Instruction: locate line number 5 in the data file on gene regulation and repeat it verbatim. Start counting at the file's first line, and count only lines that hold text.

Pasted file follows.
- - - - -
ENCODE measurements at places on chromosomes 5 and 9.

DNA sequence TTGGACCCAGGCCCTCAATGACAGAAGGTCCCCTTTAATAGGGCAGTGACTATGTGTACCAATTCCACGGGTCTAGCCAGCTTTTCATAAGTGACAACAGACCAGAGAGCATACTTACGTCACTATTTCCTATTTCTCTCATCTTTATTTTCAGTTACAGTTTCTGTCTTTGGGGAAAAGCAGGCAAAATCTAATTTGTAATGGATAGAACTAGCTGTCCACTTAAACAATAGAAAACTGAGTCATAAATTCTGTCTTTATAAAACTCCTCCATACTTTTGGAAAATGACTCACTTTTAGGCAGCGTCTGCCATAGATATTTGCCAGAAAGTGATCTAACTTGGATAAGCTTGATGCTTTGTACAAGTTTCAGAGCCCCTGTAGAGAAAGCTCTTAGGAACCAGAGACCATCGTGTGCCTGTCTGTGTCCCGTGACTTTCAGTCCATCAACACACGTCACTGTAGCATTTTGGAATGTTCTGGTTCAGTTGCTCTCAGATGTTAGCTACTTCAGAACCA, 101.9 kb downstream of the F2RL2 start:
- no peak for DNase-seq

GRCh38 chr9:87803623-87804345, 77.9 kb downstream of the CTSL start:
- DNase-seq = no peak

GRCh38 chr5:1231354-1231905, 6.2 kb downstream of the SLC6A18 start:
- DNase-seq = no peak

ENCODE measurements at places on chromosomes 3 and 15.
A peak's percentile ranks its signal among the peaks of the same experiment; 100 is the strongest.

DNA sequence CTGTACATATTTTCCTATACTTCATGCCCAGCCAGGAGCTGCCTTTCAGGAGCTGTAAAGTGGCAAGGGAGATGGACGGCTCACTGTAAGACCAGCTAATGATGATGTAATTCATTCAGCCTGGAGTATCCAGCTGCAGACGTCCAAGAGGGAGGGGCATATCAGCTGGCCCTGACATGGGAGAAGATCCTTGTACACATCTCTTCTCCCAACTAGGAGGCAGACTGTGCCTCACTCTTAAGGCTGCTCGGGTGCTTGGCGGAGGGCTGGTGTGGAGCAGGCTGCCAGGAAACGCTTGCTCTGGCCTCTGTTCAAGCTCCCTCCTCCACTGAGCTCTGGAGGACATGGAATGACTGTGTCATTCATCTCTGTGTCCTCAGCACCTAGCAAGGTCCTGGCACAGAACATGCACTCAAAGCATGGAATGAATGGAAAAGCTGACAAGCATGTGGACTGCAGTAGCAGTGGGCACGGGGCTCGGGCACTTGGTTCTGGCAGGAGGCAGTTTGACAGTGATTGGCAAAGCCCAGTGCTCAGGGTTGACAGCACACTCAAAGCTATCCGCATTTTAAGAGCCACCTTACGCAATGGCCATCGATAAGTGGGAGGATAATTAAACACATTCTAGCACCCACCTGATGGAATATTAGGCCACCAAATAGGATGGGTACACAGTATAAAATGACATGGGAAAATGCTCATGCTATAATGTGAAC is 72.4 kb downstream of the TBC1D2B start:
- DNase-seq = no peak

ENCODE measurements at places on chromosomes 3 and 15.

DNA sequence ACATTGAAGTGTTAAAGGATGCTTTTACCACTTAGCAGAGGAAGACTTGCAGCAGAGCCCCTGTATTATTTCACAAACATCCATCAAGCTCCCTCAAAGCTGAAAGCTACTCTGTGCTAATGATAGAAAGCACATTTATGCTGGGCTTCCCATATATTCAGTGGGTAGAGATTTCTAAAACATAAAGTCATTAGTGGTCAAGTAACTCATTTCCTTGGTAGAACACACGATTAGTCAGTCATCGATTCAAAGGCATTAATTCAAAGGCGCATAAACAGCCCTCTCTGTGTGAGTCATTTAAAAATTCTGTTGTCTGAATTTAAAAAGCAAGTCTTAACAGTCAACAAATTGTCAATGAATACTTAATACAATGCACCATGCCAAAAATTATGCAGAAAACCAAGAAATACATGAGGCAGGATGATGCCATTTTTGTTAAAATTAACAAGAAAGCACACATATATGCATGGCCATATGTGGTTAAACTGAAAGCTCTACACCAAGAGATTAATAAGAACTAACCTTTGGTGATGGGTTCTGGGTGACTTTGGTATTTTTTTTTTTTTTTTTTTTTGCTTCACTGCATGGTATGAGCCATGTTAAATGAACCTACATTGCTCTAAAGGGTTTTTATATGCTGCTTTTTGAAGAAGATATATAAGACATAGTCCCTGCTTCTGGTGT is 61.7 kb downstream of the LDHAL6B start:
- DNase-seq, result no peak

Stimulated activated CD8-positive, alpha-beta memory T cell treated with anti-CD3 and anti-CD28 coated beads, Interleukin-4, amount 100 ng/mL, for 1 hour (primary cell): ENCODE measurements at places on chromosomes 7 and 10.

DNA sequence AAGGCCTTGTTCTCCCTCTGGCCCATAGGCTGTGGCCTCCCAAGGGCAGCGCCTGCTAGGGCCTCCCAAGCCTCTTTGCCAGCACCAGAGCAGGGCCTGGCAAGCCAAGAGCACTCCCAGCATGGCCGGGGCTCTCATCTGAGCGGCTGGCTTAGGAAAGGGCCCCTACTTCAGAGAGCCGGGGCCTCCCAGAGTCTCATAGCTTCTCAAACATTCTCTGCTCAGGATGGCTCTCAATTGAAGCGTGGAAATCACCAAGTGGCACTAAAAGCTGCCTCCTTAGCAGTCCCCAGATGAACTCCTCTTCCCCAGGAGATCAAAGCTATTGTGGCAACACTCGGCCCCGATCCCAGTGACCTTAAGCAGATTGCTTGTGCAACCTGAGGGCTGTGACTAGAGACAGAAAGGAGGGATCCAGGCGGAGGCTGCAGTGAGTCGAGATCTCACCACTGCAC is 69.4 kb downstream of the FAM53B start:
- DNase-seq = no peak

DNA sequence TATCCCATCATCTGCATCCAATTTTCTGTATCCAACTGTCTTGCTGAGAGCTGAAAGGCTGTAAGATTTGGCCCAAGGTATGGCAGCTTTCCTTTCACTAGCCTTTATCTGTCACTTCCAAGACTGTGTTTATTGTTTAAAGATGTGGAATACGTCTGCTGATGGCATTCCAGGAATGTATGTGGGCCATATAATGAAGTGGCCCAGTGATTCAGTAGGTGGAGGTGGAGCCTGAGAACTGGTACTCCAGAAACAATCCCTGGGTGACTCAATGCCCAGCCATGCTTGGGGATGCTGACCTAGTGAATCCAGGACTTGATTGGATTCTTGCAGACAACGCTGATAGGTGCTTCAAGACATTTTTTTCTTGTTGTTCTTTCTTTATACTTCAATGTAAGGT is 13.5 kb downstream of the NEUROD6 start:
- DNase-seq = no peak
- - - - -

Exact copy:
- DNase-seq = no peak